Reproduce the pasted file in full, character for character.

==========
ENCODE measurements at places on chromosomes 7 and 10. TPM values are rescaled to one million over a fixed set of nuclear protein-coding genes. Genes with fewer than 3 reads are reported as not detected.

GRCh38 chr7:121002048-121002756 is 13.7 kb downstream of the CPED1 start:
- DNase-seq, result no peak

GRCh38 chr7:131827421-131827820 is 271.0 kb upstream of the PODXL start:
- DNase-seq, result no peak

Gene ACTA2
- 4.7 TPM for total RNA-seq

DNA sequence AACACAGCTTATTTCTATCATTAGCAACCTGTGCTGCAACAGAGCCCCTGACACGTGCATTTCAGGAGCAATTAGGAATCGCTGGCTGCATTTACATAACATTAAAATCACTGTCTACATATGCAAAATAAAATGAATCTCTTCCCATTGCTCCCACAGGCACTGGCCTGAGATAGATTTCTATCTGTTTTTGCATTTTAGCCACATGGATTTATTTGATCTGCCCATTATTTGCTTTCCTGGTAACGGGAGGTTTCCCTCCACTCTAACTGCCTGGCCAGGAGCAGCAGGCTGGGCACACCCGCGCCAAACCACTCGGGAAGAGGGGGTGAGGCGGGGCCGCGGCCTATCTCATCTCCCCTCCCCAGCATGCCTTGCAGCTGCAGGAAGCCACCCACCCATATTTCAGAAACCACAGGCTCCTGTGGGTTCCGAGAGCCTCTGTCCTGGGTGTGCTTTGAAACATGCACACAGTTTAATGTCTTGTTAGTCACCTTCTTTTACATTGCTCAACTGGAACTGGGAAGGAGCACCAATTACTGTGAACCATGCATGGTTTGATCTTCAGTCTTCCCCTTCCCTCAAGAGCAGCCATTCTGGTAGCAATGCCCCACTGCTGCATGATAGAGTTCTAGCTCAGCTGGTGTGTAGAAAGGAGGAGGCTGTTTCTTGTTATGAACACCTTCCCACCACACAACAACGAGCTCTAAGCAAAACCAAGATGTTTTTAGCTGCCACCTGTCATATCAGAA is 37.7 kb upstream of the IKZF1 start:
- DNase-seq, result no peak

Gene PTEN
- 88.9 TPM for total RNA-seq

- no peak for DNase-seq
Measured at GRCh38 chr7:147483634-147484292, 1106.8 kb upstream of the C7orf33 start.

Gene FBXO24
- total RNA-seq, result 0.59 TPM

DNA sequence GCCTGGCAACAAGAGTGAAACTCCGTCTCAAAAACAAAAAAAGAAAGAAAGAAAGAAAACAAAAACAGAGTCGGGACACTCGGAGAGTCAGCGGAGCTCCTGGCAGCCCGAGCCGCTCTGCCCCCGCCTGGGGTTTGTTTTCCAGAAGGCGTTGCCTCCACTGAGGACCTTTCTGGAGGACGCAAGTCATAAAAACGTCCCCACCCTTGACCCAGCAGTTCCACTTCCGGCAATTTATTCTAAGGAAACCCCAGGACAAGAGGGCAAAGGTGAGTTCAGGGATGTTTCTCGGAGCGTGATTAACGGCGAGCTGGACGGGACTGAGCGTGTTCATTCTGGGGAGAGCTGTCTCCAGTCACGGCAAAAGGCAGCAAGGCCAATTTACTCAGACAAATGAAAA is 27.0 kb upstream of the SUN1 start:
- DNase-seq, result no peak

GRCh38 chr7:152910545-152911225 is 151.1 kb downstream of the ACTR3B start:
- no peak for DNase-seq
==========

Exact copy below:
ENCODE measurements at places on chromosomes 7 and 10. TPM values are rescaled to one million over a fixed set of nuclear protein-coding genes. Genes with fewer than 3 reads are reported as not detected.

GRCh38 chr7:121002048-121002756 is 13.7 kb downstream of the CPED1 start:
- DNase-seq, result no peak

GRCh38 chr7:131827421-131827820 is 271.0 kb upstream of the PODXL start:
- DNase-seq, result no peak

Gene ACTA2
- 4.7 TPM for total RNA-seq

DNA sequence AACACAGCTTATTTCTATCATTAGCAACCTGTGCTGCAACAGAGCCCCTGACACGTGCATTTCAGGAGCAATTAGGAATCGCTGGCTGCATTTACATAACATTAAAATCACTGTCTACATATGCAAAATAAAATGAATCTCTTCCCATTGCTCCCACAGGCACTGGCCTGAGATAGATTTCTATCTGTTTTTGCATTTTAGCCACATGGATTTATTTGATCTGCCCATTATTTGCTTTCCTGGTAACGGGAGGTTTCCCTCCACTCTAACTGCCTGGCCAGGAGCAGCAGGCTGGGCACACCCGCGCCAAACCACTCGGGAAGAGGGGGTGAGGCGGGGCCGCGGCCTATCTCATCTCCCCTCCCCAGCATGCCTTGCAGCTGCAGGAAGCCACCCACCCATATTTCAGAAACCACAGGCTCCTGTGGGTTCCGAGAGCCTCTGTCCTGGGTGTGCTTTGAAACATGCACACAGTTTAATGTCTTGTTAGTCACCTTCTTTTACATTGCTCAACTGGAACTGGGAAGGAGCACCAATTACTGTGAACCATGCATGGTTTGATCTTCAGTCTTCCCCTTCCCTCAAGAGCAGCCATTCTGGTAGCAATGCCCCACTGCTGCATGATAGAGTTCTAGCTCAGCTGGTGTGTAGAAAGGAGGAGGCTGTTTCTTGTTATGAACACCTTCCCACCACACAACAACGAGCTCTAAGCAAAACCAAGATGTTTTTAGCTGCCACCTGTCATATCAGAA is 37.7 kb upstream of the IKZF1 start:
- DNase-seq, result no peak

Gene PTEN
- 88.9 TPM for total RNA-seq

- no peak for DNase-seq
Measured at GRCh38 chr7:147483634-147484292, 1106.8 kb upstream of the C7orf33 start.

Gene FBXO24
- total RNA-seq, result 0.59 TPM

DNA sequence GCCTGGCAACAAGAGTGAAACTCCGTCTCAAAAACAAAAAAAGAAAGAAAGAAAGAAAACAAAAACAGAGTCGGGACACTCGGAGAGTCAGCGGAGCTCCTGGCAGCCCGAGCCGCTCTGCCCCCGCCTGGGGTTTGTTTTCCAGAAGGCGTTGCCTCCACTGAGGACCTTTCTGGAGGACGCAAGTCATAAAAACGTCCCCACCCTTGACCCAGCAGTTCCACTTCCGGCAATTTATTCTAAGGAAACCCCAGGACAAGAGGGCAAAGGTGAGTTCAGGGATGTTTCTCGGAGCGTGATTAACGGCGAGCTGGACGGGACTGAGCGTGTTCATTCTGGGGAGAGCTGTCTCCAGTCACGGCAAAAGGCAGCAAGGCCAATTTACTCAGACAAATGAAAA is 27.0 kb upstream of the SUN1 start:
- DNase-seq, result no peak

GRCh38 chr7:152910545-152911225 is 151.1 kb downstream of the ACTR3B start:
- no peak for DNase-seq